Baroque Buildings From the Age of Enlightenment

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Schloss Moritzburg In Saxony, Germany. Photo by Sean Gallup/Getty Images News/Getty Images (cropped)

Like the Palace of Versailles in France, Moritzburg Castle in Germany started off as a hunting lodge and has a complicated and turbulent history. In 1723, Augustus the Strong of Saxony and Poland expanded and remodeled the property to what today is called Saxon Baroque. The area is also known for a type of delicately sculpted china called Meissen porcelain.

In Germany, Austria, Eastern Europe, and Russia, Baroque ideas were often applied with a lighter touch. Pale colors and curving shell shapes gave buildings the delicate appearance of a frosted cake. The term Rococo was used to describe these softer versions of the Baroque style. Perhaps the ultimate in German Bavarian Rococo is the 1754 Pilgrimage Church of Wies (view image) designed and built by Dominikus Zimmermann.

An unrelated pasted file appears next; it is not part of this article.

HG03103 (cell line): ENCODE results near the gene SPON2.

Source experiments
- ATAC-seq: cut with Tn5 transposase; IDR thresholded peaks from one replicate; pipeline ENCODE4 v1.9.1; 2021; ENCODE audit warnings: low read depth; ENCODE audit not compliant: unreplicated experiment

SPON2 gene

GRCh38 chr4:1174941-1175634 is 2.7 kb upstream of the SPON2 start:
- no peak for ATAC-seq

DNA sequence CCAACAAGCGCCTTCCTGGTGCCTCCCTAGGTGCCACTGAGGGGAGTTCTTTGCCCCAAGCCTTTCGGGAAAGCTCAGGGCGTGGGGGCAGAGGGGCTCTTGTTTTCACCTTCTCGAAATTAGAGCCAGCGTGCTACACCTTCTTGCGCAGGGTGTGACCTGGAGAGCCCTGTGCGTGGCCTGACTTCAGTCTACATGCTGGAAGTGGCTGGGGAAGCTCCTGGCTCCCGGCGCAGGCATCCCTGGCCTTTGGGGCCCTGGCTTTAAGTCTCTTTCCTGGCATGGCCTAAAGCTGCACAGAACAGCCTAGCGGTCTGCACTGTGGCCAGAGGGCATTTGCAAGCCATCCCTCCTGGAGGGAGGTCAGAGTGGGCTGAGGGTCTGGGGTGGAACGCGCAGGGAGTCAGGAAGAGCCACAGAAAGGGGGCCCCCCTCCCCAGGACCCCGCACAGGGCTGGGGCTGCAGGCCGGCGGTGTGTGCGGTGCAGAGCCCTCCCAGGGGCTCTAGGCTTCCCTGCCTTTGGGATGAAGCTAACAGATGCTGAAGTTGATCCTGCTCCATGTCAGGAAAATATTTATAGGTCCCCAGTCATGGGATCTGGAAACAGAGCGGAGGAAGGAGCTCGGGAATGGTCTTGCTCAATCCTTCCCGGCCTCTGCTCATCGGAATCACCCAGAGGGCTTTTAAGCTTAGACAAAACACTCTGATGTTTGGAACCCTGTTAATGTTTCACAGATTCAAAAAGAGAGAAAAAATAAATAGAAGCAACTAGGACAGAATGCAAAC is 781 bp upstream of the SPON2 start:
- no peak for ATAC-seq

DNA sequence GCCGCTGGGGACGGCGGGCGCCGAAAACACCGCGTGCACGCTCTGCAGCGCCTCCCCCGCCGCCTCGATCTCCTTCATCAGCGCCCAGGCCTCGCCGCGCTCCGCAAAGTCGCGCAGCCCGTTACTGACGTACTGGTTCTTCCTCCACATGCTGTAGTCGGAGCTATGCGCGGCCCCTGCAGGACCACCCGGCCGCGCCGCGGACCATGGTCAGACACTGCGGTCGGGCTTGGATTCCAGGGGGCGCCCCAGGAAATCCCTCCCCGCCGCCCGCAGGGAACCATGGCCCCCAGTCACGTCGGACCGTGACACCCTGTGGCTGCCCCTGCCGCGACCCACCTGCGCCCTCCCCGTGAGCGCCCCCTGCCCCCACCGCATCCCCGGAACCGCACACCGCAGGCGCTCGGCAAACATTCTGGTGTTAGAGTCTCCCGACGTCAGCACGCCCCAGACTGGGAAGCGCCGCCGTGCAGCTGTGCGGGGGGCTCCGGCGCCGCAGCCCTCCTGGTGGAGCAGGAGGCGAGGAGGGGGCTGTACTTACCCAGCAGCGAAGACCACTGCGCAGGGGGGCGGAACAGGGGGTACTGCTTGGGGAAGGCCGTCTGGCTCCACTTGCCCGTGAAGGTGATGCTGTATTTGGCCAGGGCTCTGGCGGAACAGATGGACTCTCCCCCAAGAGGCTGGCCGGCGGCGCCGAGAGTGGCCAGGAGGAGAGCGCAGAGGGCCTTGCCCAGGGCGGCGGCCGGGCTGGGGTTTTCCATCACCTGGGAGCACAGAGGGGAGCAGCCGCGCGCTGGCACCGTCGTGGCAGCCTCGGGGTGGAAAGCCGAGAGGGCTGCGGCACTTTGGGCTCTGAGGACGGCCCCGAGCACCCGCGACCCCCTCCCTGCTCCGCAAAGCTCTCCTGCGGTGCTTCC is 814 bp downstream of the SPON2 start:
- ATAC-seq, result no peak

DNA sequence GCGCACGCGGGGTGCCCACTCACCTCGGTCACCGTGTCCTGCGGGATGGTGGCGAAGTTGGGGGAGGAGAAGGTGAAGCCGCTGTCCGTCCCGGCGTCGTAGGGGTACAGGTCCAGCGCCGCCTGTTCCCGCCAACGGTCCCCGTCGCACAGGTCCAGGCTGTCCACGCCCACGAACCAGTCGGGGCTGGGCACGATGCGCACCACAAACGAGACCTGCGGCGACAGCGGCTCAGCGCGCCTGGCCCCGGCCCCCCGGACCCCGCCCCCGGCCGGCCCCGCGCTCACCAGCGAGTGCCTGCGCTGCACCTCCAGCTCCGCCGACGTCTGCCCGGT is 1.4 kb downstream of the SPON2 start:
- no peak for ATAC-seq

“The lively colours of the paintings bring out the sculpted detail and, in the upper areas, the frescoes and stuccowork interpenetrate to produce a light and living decor of unprecedented richness and refinement,” states the UNESCO World Heritage site about the Pilgrimage Church. “The ceilings painted in trompe-l’œil appear to open to an iridescent sky, across which, angels fly, contributing to the overall lightness of the church as a whole.”

So how does Rococo differ from Baroque?

“The characteristics of baroque,” says Fowler’s Dictionary of Modern English Usage, “are grandeur, pomposity, and weight; those of rococo are inconsequence, grace, and lightness. Baroque aims at astounding, rococo at amusing.”

And so we are.

Sources: A Dictionary of Modern English Usage, Second Edition, by H.W. Fowler, revised by Sir Ernest Gowers, Oxford University Press, 1965, p. 49; Pilgrimage Church of Wies, UNESCO World Heritage Centre [accessed June 5, 2017]


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